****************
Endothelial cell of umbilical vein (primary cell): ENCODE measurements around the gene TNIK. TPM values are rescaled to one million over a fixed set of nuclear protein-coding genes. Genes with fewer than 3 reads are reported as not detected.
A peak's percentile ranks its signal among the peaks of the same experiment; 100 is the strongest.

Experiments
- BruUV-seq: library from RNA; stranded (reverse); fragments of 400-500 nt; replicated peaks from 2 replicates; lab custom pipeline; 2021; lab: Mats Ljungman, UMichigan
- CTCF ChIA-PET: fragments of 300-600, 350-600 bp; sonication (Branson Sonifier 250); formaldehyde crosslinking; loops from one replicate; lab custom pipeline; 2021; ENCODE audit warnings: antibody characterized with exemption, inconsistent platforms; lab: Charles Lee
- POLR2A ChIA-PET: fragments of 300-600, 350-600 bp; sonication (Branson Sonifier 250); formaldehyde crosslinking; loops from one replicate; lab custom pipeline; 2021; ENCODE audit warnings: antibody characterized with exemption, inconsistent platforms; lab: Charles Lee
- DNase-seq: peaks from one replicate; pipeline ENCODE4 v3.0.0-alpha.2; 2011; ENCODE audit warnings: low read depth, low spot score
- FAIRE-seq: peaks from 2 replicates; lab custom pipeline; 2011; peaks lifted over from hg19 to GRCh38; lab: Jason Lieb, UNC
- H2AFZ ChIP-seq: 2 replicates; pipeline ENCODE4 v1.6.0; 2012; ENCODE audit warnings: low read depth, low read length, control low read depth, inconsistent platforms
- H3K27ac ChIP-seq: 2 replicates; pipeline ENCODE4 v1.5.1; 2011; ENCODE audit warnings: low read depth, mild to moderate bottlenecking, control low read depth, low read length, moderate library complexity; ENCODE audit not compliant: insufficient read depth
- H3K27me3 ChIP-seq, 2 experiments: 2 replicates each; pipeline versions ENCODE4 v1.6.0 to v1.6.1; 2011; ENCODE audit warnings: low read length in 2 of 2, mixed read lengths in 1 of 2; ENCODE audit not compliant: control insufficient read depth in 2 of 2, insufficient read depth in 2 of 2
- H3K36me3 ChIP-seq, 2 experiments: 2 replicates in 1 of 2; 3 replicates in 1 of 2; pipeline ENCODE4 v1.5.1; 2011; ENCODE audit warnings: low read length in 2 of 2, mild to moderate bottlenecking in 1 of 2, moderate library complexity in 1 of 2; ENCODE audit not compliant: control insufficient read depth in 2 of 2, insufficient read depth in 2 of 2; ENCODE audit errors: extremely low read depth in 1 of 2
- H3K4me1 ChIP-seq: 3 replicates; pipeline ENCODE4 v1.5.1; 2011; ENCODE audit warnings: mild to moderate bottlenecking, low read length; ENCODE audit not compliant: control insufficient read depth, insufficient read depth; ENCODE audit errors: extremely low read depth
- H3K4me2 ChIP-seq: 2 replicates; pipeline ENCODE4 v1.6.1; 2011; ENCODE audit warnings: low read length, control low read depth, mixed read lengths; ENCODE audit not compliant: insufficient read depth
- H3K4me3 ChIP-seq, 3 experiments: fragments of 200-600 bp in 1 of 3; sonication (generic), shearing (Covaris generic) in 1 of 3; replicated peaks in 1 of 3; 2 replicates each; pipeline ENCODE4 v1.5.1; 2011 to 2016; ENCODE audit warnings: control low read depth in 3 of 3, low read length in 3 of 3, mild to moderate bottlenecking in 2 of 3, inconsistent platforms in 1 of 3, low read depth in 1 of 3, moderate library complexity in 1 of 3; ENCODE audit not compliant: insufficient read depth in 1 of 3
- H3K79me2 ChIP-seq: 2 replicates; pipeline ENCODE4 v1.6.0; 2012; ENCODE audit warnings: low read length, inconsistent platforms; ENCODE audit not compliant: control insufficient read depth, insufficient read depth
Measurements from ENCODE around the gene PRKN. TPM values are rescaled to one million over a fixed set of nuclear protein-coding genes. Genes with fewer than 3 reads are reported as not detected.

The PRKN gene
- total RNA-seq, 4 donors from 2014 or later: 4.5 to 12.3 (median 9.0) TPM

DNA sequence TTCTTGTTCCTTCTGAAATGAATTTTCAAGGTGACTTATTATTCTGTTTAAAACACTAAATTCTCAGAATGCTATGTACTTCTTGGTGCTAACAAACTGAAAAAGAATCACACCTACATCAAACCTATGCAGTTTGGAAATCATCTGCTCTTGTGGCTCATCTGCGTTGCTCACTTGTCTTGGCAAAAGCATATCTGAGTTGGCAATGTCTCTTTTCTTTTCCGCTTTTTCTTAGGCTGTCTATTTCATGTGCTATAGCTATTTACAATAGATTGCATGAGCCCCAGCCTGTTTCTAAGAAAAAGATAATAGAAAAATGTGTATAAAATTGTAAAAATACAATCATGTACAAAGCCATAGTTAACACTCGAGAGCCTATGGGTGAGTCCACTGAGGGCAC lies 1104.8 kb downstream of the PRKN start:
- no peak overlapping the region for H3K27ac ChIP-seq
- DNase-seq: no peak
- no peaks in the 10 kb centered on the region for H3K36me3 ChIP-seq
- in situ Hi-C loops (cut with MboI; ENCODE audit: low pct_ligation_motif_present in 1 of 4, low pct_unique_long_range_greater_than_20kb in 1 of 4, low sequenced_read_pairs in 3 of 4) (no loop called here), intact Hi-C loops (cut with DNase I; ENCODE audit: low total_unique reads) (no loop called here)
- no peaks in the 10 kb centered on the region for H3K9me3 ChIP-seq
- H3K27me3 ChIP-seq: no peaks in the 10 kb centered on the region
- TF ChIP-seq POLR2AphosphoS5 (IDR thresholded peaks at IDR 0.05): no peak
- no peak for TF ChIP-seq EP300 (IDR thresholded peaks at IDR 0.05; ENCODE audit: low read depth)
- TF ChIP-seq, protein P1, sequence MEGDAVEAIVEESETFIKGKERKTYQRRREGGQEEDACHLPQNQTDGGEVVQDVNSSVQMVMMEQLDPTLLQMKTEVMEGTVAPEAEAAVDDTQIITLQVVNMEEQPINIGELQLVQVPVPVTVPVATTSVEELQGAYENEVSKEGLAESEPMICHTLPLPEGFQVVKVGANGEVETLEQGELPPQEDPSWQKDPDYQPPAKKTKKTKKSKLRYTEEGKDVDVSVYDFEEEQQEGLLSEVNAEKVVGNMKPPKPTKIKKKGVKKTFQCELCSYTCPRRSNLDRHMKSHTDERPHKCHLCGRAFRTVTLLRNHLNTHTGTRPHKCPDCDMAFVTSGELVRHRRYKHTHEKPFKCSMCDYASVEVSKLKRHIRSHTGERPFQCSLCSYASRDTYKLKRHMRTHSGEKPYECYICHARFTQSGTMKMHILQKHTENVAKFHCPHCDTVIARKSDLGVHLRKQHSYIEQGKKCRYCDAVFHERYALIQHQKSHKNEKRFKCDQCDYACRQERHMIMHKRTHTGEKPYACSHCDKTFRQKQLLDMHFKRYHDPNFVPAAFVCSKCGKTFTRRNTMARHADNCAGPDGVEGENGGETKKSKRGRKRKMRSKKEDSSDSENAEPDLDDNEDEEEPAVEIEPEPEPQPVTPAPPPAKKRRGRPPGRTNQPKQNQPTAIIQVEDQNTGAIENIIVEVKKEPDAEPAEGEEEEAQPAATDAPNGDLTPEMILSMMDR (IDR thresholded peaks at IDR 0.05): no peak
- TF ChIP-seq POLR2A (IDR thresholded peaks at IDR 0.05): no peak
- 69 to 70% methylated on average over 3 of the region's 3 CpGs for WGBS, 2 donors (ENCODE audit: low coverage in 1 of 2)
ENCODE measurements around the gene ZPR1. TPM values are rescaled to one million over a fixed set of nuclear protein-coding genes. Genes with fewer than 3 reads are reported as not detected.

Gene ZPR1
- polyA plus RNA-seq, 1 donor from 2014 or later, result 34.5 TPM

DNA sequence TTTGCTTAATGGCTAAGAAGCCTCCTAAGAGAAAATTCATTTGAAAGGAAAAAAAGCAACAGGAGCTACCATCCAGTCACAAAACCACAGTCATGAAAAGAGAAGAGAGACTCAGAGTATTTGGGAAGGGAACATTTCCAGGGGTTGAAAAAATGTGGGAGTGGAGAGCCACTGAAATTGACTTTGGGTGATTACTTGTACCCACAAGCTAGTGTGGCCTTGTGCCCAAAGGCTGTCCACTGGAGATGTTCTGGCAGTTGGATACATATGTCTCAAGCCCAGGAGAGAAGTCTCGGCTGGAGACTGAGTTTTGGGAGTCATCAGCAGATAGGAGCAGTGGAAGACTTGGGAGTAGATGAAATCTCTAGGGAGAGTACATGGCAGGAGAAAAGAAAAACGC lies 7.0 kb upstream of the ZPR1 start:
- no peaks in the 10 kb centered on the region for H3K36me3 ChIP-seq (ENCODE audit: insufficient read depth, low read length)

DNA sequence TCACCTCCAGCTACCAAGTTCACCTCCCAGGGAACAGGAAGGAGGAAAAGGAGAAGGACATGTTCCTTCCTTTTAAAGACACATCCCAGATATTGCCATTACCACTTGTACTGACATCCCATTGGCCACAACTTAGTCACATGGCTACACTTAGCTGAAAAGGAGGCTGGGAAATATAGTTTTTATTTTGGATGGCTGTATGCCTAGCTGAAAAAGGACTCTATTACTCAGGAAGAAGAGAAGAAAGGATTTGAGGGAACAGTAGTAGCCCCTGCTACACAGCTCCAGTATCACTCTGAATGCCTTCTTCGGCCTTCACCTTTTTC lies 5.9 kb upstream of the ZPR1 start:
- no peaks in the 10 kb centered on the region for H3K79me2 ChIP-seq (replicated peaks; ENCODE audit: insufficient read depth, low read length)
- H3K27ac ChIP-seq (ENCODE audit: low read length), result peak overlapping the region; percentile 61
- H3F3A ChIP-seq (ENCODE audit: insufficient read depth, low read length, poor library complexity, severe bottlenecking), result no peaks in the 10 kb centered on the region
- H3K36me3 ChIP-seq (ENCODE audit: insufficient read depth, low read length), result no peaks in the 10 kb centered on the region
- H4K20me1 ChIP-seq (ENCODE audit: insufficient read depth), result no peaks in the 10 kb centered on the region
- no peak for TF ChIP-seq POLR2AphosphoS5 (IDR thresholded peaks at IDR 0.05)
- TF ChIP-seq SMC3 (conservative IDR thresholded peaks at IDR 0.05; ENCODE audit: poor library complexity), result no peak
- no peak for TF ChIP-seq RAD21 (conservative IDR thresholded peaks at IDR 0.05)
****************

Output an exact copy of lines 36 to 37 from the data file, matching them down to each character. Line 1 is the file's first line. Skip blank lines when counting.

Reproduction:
- no peaks in the 10 kb centered on the region for H3K36me3 ChIP-seq (ENCODE audit: insufficient read depth, low read length)

DNA sequence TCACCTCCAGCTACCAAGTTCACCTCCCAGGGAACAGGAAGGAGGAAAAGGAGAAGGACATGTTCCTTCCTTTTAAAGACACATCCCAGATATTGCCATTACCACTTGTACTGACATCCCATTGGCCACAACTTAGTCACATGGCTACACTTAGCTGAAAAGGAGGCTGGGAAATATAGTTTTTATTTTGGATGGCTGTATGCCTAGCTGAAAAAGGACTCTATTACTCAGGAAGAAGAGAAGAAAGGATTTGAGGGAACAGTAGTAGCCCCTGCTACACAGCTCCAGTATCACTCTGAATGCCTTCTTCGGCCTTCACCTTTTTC lies 5.9 kb upstream of the ZPR1 start: